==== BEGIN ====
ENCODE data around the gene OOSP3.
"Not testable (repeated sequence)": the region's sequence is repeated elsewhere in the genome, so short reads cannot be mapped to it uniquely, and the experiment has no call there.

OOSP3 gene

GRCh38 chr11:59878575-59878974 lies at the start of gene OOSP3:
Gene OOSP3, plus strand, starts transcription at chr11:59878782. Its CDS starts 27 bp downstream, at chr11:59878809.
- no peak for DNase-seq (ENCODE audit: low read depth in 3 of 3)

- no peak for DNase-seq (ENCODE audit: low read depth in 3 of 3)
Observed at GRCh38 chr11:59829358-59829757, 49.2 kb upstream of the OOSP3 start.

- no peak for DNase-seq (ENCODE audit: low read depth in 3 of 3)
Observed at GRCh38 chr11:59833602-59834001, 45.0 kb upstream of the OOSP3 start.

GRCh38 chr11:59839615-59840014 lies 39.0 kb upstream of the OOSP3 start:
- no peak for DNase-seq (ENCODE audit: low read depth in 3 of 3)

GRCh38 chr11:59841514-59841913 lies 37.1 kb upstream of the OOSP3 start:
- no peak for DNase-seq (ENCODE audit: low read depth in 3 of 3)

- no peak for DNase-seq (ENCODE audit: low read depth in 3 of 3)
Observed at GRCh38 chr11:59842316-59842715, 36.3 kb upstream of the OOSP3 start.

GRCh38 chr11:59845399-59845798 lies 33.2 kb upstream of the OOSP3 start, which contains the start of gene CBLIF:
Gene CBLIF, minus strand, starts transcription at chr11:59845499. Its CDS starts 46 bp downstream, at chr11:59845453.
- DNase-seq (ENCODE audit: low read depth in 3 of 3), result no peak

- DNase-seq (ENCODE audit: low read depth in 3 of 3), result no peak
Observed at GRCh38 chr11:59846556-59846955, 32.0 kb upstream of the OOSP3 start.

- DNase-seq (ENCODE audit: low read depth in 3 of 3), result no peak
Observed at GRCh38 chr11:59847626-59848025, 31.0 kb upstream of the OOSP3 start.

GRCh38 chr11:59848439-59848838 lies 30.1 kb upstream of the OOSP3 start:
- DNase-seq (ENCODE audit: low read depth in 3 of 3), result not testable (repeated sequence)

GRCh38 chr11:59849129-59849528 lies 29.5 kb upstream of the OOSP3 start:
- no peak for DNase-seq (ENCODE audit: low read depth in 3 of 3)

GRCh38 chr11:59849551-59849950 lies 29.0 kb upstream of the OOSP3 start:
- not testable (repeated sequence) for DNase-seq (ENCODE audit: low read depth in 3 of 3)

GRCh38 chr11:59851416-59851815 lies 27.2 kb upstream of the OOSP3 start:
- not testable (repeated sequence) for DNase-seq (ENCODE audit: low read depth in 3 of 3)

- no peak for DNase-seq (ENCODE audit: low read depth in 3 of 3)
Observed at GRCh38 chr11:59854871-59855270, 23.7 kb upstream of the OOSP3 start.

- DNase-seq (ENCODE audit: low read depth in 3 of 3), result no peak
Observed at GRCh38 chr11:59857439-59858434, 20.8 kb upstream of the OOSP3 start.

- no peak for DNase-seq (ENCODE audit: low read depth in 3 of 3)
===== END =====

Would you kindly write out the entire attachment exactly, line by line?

ENCODE data around the gene OOSP3.
"Not testable (repeated sequence)": the region's sequence is repeated elsewhere in the genome, so short reads cannot be mapped to it uniquely, and the experiment has no call there.

OOSP3 gene

GRCh38 chr11:59878575-59878974 lies at the start of gene OOSP3:
Gene OOSP3, plus strand, starts transcription at chr11:59878782. Its CDS starts 27 bp downstream, at chr11:59878809.
- no peak for DNase-seq (ENCODE audit: low read depth in 3 of 3)

- no peak for DNase-seq (ENCODE audit: low read depth in 3 of 3)
Observed at GRCh38 chr11:59829358-59829757, 49.2 kb upstream of the OOSP3 start.

- no peak for DNase-seq (ENCODE audit: low read depth in 3 of 3)
Observed at GRCh38 chr11:59833602-59834001, 45.0 kb upstream of the OOSP3 start.

GRCh38 chr11:59839615-59840014 lies 39.0 kb upstream of the OOSP3 start:
- no peak for DNase-seq (ENCODE audit: low read depth in 3 of 3)

GRCh38 chr11:59841514-59841913 lies 37.1 kb upstream of the OOSP3 start:
- no peak for DNase-seq (ENCODE audit: low read depth in 3 of 3)

- no peak for DNase-seq (ENCODE audit: low read depth in 3 of 3)
Observed at GRCh38 chr11:59842316-59842715, 36.3 kb upstream of the OOSP3 start.

GRCh38 chr11:59845399-59845798 lies 33.2 kb upstream of the OOSP3 start, which contains the start of gene CBLIF:
Gene CBLIF, minus strand, starts transcription at chr11:59845499. Its CDS starts 46 bp downstream, at chr11:59845453.
- DNase-seq (ENCODE audit: low read depth in 3 of 3), result no peak

- DNase-seq (ENCODE audit: low read depth in 3 of 3), result no peak
Observed at GRCh38 chr11:59846556-59846955, 32.0 kb upstream of the OOSP3 start.

- DNase-seq (ENCODE audit: low read depth in 3 of 3), result no peak
Observed at GRCh38 chr11:59847626-59848025, 31.0 kb upstream of the OOSP3 start.

GRCh38 chr11:59848439-59848838 lies 30.1 kb upstream of the OOSP3 start:
- DNase-seq (ENCODE audit: low read depth in 3 of 3), result not testable (repeated sequence)

GRCh38 chr11:59849129-59849528 lies 29.5 kb upstream of the OOSP3 start:
- no peak for DNase-seq (ENCODE audit: low read depth in 3 of 3)

GRCh38 chr11:59849551-59849950 lies 29.0 kb upstream of the OOSP3 start:
- not testable (repeated sequence) for DNase-seq (ENCODE audit: low read depth in 3 of 3)

GRCh38 chr11:59851416-59851815 lies 27.2 kb upstream of the OOSP3 start:
- not testable (repeated sequence) for DNase-seq (ENCODE audit: low read depth in 3 of 3)

- no peak for DNase-seq (ENCODE audit: low read depth in 3 of 3)
Observed at GRCh38 chr11:59854871-59855270, 23.7 kb upstream of the OOSP3 start.

- DNase-seq (ENCODE audit: low read depth in 3 of 3), result no peak
Observed at GRCh38 chr11:59857439-59858434, 20.8 kb upstream of the OOSP3 start.

- no peak for DNase-seq (ENCODE audit: low read depth in 3 of 3)